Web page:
"the fact that they get a cut of YouTube's advertising revenue"
Excuse me? What revenue? Certainly no profit there, so surely even a million video-views isn't worth tuppence?
Last Sunday morning in Toronto there was a huge explosion at a propane storage depot which resulted in two deaths and 12,000 people being evacuated. The dramatic mushroom-shaped fireball lit up the night sky and was filmed by several Toronto residents. A search on YouTube finds over 300 videos of the explosion. So far, so Web …
Hooray for a sensationalist headline. There was only one death though. The other death (the fireman) had nothing to do with the explosion. It's like saying somebody died in the World Trade Center attack but not mentioning that they had a heart attack on the stairs before the events unfolded. And in the same vein, why say people are cashing in on deaths? Did Greengrass cash in on 9/11 deaths? Did Spielberg cash in on the millions of deaths during the 30's and 40's?
There were a couple of silly videos and you sanctimonious prudes decided it was worth a story, congratulations.
Has nothing to do with people making money off of sensationalism, smoke,
<-- here's a picture of a cute penguin.
and mirrors. As someone else pointed out, the Reg is known to do this often anyway, much like Slashdot. Hell, Copperfield made a career out of it.
The real problem is the people that keep visiting the site to prop up marketing revenue.
Back to the Reg; essentially if the Reg is a problem, then I am the problem because I support the website and the marketing revenue is because of readers like me.
<quote>or should that be "they're" not "their"?</quote>
In this sentence?
"But the fact that their remixing of someone else's footage is not immediately clear.."
Read again - it says "their remixing of" - the "their" implying ownership of something, the thing being the "remixing of". Had it said "remixing someone else's" they're would be more appropriate as then it would have read - "But the fact that they are remixing someone else's.."
If you buy something at three million and sell for one million then revenue is one million at a loss of two million.
just thought I would clear that up :)
And on another note don't mess with those Language Studies folk, like pit bulls I tells'ya.
Anyway to the story, hard to form an opinion on this one, a lot of the shots are just people there at the right or perhaps wrong time depending upon proximity.
The shot was taken of property belonging to someone other than the photographer, and it wasn't as if they had staged the particular bit of footage, well at least one hopes not. So, it was just a case of happenstance, with no outlay, they release their shots into the public domain (one cannot really call it work), and someone makes a vignette from them.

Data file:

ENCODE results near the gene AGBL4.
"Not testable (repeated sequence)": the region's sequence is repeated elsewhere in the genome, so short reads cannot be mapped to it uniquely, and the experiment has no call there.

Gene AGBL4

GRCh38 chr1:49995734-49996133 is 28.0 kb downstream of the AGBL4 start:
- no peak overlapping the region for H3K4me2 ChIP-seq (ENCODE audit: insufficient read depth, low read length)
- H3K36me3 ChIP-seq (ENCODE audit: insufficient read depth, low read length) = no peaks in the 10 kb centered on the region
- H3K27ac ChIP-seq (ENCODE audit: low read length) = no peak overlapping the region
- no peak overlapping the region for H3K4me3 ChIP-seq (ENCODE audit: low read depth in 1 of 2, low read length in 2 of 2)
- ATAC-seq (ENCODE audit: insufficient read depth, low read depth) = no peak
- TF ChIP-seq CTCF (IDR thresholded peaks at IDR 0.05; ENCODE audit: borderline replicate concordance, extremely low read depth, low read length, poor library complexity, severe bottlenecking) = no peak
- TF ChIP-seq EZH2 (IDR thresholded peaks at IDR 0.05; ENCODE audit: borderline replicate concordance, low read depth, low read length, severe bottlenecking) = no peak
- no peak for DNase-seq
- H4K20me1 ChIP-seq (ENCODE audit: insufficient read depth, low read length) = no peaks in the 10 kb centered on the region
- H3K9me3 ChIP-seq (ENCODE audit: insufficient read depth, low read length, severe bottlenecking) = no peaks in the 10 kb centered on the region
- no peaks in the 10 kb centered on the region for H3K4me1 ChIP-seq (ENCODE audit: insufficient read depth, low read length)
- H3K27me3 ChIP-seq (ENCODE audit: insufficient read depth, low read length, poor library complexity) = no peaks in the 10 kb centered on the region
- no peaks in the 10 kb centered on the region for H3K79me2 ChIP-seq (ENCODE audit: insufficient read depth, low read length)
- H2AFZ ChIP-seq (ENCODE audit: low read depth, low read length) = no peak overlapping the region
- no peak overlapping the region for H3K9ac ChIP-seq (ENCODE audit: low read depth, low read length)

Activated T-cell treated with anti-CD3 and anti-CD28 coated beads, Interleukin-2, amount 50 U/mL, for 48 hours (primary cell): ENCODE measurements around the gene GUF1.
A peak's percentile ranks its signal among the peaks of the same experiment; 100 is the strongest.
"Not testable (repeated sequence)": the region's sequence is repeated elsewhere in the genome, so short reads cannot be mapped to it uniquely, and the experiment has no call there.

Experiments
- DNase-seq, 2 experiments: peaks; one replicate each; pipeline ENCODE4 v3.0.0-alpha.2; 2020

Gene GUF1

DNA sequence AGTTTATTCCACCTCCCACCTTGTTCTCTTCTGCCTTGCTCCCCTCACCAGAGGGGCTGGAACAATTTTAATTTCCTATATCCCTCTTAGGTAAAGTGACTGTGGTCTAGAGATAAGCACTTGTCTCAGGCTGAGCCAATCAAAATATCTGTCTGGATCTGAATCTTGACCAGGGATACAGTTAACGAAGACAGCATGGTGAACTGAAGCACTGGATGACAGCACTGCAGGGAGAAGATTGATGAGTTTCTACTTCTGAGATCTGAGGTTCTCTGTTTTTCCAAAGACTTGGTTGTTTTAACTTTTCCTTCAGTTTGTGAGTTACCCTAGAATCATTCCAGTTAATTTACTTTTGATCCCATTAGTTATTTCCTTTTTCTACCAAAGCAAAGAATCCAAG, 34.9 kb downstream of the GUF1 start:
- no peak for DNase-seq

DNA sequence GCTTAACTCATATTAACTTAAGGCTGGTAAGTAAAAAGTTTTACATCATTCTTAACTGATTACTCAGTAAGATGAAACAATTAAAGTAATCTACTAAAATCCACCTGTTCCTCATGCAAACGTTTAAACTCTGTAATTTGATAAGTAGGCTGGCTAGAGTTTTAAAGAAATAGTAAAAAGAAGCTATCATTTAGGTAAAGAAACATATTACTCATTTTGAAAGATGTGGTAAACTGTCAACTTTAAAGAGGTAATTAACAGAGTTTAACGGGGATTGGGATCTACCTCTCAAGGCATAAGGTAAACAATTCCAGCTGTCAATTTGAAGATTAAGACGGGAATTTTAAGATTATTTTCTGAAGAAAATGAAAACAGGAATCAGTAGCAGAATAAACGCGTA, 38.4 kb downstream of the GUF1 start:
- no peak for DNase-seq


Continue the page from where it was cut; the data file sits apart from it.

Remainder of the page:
Yes, people prefer what they see to be packaged, I think that is what we can all take from this.
I'm always in two minds on YouTube. I've seen incredibly artistic and creative videos on there, which of course was what it was intended for, and in that regard it's a positive and beneficial service. I suppose if you think there's merit in 'citizen journalism' then it's probably an effective tool in that way, too.
The problem I have is that YouTube has contributed enormously to the tendency of people to revel in the misfortunes of others - and in some cases to cause the misfortunes of others (happy-slapping and cyber-bullying spring to mind as fairly modern phenomena whose growth has been greatly assisted by YouTube).
Maybe I'm simply old-fashioned, but if I'm being told about an explosion, well, I don't need to see it in graphic detail. I can imagine what it looked like, thanks. I don't need to be taken step-by-step through the wreckage of a crashed aircraft, scrutinising every piece of personal property, and being told in breathless, dramatic terms exactly how the passengers would have been feeling in their last moments. Just tell me what happened, did anyone survive, and whether we know what caused it.
But that's not just citizen journalists: professional reporters are turning themselves proudly into ham actors. And now that the news companies can rely on citizens to do their jobs for them for nothing - and the citizens seem happy to oblige for the promise of a few seconds' fame - perhaps it's only to be expected that the 'user-generated content' is going to be flashy and sensationalist: after all, any schmuck with a video phone and a net connection can compete in this market.
But on balance I'd have to agree in large part with the others: this sort of thing is to be expected on YouTube - people produce and search for this kind of video for *entertainment*, not for the sake of accurate reporting. To the Web 2.0 generation, reality and Hollywood are pretty much interchangeable.